Kissing Bugs or Battling Insects – A lesson in unconscious bias

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When I saw the two green bugs connecting on the day I took the picture, the first thing that went through my head was: “they are kissing”. At the time, I was very much in love with my then boyfriend. I realise now looking back that I saw the world through those rose-tinted glasses of love or in this case green tinted glasses.

That got me thinking.

What drives our perspective and the meaning we make of what we see, hear or experience?

I immediately came up with one meaning on witnessing the ‘kissing bugs’. Yet there could have been so many other perspectives. A friend, I showed this picture to, immediately had a very different idea of what was going on for the two little green bugs on that green leafy plant’s branch.

Let’s use “the kissing bugs” as an example.

What other meanings could there be?

  • They were just saying hello to each other – this is a form of communication for them,
  • They were getting ready for battle, trying to push each other of the stem,
  • They were pushing against each other, testing each others strength,
  • It is part of a mating ritual,
  • There were biting each other,
  • They were handing over forward from one to the other, as birds do when feeding their young,
  • …… and, I’m sure there many more meanings you and I could make.

Another great example is the glass being half full or half empty. This is often used as a metaphor for optimism versus pessimism. Yet, there are other possible meanings of a glass that is filled 50% with water, for example:

  • Someone just quenched their thirst with half of the water that was in the glass and left 50% behind to drink later,
  • It does not matter how much is left in the glass, it is refillable booth company,
  • There is space for more new things to come in,
  • If we equate water with wine, the 50% could have been intentional – just the right level. When it comes to serving good wine, the glasses are never filled full to the brim. Otherwise the wine wouldn’t be able to breathe properly.,
  • If we wanted to put the flour in that class, use it as a vase, we will fill the glass and ascend anyway. We probably would fill it for around 50%.
  • ….what other meanings can you come up with?

What’s the science behind meaning making?

Science tells us that we make meaning of anything around us and within us based on a number of unconscious filters we automatically apply so quickly, we don’t even notice that there. This is what’s also called an unconscious bias.

These filters are made up of three main categories: (find some research)

  1. Memories of similar experiences and meanings we made before – the brain just applies them to a situation that appears similar
  2. Values, beliefs & cultural norms based on teachings from those closest to us, our observations and experiences throughout our childhood  – our brain has made these universal and takes them as truth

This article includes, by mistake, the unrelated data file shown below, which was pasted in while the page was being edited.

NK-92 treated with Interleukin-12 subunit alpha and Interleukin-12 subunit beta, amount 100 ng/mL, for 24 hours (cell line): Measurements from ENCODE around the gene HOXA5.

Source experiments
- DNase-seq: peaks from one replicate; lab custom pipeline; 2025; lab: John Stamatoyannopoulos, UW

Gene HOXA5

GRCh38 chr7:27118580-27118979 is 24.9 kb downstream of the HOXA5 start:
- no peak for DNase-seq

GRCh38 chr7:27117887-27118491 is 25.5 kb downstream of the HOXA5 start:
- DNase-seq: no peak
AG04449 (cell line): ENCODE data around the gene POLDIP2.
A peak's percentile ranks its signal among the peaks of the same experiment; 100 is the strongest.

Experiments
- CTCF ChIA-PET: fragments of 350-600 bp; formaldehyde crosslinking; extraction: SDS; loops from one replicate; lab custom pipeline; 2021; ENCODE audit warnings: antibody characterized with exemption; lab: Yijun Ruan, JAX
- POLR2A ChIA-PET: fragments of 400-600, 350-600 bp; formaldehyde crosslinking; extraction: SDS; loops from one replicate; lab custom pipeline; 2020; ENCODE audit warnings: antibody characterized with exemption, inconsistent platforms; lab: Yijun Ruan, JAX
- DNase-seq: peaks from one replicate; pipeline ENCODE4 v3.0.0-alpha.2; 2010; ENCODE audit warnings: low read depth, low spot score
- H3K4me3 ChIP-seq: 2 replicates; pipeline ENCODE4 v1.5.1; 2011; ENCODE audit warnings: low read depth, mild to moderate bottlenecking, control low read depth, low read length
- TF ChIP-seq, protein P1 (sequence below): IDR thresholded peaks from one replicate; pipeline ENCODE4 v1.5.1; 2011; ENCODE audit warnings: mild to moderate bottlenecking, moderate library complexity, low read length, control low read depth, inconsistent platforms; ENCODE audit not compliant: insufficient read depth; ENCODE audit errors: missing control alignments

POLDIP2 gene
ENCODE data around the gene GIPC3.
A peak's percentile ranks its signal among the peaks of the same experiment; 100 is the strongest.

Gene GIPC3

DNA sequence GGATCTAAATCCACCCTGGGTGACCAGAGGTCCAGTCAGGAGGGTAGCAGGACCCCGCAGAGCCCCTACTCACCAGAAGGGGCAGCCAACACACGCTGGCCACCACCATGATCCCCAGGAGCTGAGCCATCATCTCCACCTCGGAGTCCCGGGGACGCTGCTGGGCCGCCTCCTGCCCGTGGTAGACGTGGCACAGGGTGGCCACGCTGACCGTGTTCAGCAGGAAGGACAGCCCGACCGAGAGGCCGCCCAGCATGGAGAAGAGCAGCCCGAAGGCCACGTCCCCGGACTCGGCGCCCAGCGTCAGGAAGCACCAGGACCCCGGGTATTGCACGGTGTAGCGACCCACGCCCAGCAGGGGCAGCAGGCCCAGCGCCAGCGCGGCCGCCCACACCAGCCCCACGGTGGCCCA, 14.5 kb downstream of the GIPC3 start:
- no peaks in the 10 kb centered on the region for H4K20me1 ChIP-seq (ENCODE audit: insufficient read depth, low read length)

3. Preferences that we were born with of how we like to experience the world and how we like to be interact with it

As I mentioned before, we are often not consciously aware of most of these filters.

What does this matter, anyway?

As long as the meaning that you make, serves you, it does not matter. It might even be advantageous as it allows us to quickly assess a situation and act on it according to the meaning we make.


  • when we make a meaning it excludes all the other choices you could make. It may rob you of opportunities for learning, expansion or even making money that you otherwise would have missed.
  • when we make a meaning we may not realise we are making it based on false or outdated information as it happens when we act on prejudices from the olden days about race, gender and other areas of diversity
  • when we make a meaning it might lead us to an action that may not be as effective as another action might be to get us close to the result we want – there might be a better way

How do we expand our capacity of perspectives and thus our choices?

That is easy!

Step 1: Keep asking:

  • what else could this mean?
  • what other perspectives could I adopt?
  • how could this be interpreted by someone else?

Treat it as a game with as many situations as you can. You might even designate a specific day of the month, or a specific hour in the week to practice this. You will find that the more you practice the easier it will become.

Not only will this expand your mind, bring new opportunities into your life and relieve stress, it will also increase your creativity and innovative abilities.

Step 2: Next question:

  • which of the meanings I have come up with serve me best?
  • what does each meaning close down or open up for me?
  • how would it be if I adopted a different meaning now?

These questions help to identify if your original meaning serves you. If it does no longer serve you, i.e. another meaning is more useful to you or now rings more true, then you have an opportunity for a shift in your thinking.

Do we have to adopt a different perspective?

No, it is OK to have a perspective and stick with it. What is important though is, that we consciously own that perspective and are aware what the meaning we make closes down or opens up for us. It is also important to be clear as to what impacts and consequences our actions based on the meaning we make have on us and on others around us.

Personally, I still love the idea of the two bugs kissing. And, for me it does not matter whether the glass is half full or half empty – that is irrelevant. I can always refill it anyway.

Those are the meanings I am making for now as they serve me at this moment in time. I also hold the possibility of there being a multitude of other meanings and open to changing my mind.

What’s your preferred meaning?

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